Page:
And I've lost a lot. My TV is slow. When I try to control the volume, sometimes I have to wait multiple seconds.
And things stop working all the time and require a reboot.
I hate the damn thing. It even comes with bloatware for some reason, games I'll never play that it insists on updating forever.
And with the privacy concerns on top of all that, I wish I had a dumb TV.
My shit cube TV from the 90s was better!
This old TV is 5 inches thick, but it turns on in 2 seconds. I hooked an amazon fire tv into one HDMI port. I also have a sonos "connect" hooked up to the audio-out so that I can play my TV audio through my ceiling speakers when I want.
But it's just a display, so I can plug and play the capabilities I want. I can even tell alexa to open up plex while the TV is off and the fire TV must send a signal through the hdmi port because the tv turns on and it loads plex.
So far the only feature I have been unsatisfied is that for some reason the set does not auto-shutoff when the hdmi input is not active. For example, I had it hooked up to a computer which was set to turn the monitor off after 15 minutes and instead of the TV shutting off it displayed an 'input disconnected' screen. As a stopgap solution I set the computer to have a 'screensaver' that is all black instead of turning the monitor off--which works pretty OK since the OLED is completely 'off' when displaying a blank screen. The only downside is that the the electronics in the TV stay running, so the power consumption in this state is about 20w.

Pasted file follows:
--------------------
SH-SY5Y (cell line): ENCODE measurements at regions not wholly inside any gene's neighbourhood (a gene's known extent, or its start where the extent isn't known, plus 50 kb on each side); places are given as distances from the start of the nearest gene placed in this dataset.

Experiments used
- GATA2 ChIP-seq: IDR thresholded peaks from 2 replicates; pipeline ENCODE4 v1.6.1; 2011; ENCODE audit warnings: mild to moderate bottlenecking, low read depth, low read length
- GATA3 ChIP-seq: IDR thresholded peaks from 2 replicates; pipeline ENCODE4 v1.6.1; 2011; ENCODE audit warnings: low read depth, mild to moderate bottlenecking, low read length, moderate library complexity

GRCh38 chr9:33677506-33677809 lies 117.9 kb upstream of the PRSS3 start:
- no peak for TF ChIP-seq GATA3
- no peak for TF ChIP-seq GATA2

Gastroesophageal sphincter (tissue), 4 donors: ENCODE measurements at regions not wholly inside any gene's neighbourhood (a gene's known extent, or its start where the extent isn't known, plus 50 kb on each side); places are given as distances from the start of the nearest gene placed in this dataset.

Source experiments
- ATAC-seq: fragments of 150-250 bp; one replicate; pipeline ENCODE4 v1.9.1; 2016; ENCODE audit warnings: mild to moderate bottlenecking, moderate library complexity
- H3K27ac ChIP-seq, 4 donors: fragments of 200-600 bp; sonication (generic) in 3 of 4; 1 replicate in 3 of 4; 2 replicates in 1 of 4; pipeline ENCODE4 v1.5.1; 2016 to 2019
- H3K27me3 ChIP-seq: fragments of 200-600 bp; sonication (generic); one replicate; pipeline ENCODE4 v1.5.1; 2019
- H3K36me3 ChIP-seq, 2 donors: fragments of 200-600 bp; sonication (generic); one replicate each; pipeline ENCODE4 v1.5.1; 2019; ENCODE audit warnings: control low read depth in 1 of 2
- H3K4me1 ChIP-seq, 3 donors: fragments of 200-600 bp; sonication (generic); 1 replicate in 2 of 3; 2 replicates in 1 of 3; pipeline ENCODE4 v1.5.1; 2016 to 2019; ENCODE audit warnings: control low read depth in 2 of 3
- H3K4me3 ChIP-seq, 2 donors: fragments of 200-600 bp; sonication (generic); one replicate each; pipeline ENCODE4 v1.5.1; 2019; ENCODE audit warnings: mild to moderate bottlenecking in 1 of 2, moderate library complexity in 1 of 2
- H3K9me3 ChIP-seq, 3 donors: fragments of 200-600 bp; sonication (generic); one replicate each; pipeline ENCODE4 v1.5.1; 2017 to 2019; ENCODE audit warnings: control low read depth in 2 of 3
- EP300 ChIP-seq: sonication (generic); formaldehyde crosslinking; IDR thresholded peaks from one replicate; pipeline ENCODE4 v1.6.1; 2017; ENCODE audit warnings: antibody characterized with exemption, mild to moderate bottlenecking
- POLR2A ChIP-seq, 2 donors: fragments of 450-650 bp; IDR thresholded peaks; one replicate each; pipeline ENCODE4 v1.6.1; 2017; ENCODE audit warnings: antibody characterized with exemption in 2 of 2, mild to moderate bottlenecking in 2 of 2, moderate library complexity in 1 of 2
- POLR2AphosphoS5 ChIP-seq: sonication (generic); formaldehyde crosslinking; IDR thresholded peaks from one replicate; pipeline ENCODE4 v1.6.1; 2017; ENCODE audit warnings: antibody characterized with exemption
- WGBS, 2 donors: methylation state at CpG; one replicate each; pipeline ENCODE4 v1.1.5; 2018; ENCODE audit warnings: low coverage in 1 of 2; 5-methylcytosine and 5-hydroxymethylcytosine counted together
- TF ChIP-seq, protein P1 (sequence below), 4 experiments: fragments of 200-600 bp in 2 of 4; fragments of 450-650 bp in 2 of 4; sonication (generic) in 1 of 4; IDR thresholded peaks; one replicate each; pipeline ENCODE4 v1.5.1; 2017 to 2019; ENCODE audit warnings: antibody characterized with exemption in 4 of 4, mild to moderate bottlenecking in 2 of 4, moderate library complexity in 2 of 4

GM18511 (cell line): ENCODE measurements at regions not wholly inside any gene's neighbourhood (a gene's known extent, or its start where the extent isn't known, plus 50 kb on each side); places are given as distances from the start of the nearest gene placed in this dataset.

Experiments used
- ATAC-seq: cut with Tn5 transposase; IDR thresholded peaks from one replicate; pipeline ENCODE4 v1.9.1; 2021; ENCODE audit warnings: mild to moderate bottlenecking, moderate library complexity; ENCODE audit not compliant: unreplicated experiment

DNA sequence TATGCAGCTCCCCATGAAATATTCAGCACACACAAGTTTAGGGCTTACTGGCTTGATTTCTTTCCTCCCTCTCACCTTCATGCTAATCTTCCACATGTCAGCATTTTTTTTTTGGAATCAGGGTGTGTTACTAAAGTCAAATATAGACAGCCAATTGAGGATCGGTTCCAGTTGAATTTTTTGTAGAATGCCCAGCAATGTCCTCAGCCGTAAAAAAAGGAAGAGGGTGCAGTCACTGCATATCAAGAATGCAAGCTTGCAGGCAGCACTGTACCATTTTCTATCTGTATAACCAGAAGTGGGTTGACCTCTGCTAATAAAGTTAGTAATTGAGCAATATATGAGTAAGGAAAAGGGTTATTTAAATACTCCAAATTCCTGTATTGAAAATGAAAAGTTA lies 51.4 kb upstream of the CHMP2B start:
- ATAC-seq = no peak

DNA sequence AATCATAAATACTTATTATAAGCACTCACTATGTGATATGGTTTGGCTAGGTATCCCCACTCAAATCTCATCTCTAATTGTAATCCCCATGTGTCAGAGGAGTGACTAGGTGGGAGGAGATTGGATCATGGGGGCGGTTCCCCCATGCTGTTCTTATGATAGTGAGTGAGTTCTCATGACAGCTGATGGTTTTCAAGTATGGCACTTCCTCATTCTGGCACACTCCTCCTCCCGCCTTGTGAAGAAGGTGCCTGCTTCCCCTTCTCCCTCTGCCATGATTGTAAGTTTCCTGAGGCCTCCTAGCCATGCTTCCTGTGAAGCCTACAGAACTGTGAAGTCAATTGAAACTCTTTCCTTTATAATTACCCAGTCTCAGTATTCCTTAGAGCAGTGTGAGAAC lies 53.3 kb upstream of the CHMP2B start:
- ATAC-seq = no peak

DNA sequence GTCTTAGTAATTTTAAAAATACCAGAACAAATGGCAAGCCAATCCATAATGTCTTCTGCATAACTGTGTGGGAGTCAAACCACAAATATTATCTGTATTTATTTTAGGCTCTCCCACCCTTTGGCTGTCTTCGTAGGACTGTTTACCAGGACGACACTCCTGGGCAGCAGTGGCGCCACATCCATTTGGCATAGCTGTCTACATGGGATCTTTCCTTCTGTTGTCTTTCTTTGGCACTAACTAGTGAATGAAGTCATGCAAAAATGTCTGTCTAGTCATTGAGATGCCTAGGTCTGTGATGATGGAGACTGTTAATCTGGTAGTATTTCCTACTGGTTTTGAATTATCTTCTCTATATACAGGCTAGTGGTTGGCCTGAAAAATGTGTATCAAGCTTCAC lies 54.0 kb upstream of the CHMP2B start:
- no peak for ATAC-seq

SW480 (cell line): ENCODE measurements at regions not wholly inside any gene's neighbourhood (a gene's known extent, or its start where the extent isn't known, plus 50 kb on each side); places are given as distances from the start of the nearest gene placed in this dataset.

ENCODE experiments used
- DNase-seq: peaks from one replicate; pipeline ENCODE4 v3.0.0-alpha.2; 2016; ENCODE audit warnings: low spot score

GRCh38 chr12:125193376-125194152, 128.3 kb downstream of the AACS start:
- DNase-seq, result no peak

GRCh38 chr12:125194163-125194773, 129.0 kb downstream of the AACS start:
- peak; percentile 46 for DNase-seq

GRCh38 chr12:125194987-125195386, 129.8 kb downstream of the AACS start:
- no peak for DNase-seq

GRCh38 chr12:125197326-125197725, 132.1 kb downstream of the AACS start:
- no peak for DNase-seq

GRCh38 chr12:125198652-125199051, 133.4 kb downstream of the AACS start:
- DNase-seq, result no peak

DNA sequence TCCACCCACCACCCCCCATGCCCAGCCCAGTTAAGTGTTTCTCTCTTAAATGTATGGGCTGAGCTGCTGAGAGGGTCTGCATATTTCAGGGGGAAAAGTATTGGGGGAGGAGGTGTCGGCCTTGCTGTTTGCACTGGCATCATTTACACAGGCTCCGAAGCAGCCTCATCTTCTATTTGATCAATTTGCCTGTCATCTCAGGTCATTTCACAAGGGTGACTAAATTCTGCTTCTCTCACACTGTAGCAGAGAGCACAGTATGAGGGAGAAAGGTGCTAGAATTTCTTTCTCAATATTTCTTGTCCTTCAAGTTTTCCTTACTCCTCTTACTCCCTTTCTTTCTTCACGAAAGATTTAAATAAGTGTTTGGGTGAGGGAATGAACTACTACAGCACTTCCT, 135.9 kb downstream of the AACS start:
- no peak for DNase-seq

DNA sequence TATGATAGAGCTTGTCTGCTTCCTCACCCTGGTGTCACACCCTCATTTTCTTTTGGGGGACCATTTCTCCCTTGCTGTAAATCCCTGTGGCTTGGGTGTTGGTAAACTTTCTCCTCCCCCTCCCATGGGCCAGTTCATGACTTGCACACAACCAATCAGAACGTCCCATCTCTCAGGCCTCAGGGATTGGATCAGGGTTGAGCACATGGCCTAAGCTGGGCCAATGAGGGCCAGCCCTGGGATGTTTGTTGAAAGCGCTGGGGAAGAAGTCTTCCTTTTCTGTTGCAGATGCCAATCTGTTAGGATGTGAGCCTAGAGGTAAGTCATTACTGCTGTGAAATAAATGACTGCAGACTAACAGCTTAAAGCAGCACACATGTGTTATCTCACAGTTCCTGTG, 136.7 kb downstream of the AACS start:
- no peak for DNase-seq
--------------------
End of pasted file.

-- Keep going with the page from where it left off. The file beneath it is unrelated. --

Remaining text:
I was very weary of buying a "smart" TV, but I wanted a 4K HDR one, and the public display market didn't seem interested in providing that.
Happily, the LG boots (or resumes, or whatever it does) very quickly and the only time I have to touch its remote control is if I've had the TV on for so long without using the remote that it thinks nobody's watching and turns itself off. I suppose there's a setting somewhere to change this, but it happens seldom enough that I haven't bothered.
What the hell?
The only ergonomic problem is devices fighting each other over HDMI CEC; if I turn it on to use the Switch, then the Bluray player likes to turn itself on, force the TV to switch to it, and then start autoplaying a disc!
I _think_ so anyway because I almost never have 2 devices attached but seem to recall such a popup. Could be wrong :)
There's a good range to choose from as well these days: https://geizhals.eu/?cat=monplas
Is this a monitor? Maybe. Monitors are not designed to show the football. You turn your computer on and they turn on. You can plug a Chromecast in and get whatever you want beamed to them.
There has to be a market for a generic display panel that doesn't do much apart from show the picture. But when a SoC costs little and might as well have the wifi then it isn't going to happen.